Inherent Work Suit Buoyancy Distribution: Effects on Lifejacket Self-Righting Performance

Barwood, Martin, Long, Geoffrey, Lunt, Heather and Tipton, Michael (2014) Inherent Work Suit Buoyancy Distribution: Effects on Lifejacket Self-Righting Performance. Aviation, Space, and Environmental Medicine, 85 (9). pp. 960-964. ISSN 0095-6562

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Official URL: http://dx.doi.org/10.3357/ASEM.3991.2014

Abstract

Introduction:
Accidental immersion in cold water is an occupational risk. Work suits and life jackets (LJ) should work effectively in combination to keep the airway clear of the water (freeboard) and enable self-righting. We hypothesized that inherent buoyancy, in the suit or LJ, would be beneficial for enabling freeboard, but its distribution may influence LJ self-righting.
Methods:
Six participants consented to complete nine immersions. Suits and LJ tested were: flotation suit (FLOAT; 85 N inherent buoyancy); oilskins 1 (OS-1) and 2 (OS-2), both with no inherent buoyancy; LJs (inherent buoyancy/buoyancy after inflation/total buoyancy), LJ-1 50/150/200 N, LJ-2 0/290/290 N, LJ-3 80/190/270 N. Once dressed, the subject entered an immersion pool where uninflated freeboard, self-righting performance, and inflated freeboard were measured. Data were compared using Friedman’s test to the 0.05 alpha level.
Results:
All suits and LJs enabled uninflated and inflated freeboard, but differences were seen between the suits and LJs. Self-righting was achieved on 43 of 54 occasions, irrespective of suit or LJ. On all occasions that self-righting was not achieved, this occurred in an LJ that included inherent buoyancy (11/54 occasions). Of these 11 failures, 8 occurred (73% of occasions) when the FLOAT suit was being worn.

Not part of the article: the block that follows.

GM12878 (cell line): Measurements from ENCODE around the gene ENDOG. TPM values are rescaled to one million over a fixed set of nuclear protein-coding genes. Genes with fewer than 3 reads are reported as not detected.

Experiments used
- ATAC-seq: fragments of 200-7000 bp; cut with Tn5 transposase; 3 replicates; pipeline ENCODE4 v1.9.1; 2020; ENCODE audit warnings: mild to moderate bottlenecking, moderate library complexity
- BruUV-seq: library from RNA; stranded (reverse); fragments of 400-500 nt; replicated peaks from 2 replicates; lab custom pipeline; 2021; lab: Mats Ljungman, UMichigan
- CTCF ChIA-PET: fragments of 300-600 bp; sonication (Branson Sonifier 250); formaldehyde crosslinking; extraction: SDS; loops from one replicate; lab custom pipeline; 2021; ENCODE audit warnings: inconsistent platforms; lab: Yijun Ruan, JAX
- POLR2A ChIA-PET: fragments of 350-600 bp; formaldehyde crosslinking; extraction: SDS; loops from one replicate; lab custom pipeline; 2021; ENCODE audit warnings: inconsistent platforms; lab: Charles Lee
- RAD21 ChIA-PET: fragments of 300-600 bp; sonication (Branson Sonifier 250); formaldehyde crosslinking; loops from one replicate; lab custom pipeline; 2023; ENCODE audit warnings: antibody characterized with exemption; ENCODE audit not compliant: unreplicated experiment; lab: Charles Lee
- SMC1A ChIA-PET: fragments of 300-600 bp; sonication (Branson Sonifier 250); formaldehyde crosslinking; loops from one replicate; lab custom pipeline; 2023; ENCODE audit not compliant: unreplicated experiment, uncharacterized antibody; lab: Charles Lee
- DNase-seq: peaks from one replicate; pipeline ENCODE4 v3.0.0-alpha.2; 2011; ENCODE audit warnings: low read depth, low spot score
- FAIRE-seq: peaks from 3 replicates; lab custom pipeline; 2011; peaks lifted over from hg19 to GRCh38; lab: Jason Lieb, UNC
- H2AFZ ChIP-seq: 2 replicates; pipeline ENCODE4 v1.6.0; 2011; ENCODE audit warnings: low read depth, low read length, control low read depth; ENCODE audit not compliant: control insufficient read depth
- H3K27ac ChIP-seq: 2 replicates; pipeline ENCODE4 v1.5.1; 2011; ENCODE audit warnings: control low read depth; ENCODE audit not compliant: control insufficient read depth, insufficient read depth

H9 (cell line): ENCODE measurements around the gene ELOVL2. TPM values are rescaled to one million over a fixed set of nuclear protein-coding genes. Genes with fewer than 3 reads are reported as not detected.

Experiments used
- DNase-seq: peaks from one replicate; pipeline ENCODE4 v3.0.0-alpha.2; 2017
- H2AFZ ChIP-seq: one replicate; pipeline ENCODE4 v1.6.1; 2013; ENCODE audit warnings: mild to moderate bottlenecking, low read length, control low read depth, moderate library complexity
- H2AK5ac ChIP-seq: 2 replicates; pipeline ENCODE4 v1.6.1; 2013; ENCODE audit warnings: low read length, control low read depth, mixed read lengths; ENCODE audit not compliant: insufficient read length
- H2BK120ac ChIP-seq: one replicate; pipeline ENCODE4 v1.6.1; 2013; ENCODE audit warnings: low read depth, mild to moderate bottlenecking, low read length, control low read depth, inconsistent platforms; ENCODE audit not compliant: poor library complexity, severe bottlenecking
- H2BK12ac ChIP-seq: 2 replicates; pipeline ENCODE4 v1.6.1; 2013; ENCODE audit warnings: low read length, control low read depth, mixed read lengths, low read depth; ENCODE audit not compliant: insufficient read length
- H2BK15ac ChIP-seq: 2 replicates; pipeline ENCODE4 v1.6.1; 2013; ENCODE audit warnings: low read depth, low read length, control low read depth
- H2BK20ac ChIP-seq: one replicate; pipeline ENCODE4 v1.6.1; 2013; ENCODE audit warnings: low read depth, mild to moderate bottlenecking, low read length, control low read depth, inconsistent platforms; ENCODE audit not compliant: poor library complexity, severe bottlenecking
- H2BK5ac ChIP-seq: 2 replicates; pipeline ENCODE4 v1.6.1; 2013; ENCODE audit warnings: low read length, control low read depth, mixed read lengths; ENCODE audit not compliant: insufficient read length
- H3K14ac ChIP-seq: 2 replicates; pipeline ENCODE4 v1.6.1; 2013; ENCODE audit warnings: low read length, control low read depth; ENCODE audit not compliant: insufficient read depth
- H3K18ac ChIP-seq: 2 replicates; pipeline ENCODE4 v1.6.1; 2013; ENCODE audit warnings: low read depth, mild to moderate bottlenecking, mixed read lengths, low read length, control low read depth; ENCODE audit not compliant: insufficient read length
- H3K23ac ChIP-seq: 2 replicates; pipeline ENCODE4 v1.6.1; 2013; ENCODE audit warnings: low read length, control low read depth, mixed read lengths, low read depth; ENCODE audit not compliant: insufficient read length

Discussion:
LJs that included inherent buoyancy, that are certified as effective on their own, worked less effectively from the perspective of self-righting in combination with a work suit that also included inherent buoyancy. Equipment that is approved for use in the workplace should be tested in combination to ensure adequate performance in an emergency scenario.

Item Type: Article
Uncontrolled Keywords: INITIAL RESPONSES; IMMERSION
Subjects: C600 Sports Science
Department: Faculties > Health and Life Sciences > Sport, Exercise and Rehabilitation
Related URLs:
Depositing User: Paul Burns
Date Deposited: 18 Sep 2014 08:40
Last Modified: 24 Oct 2017 11:41
URI: http://nrl.northumbria.ac.uk/id/eprint/17605

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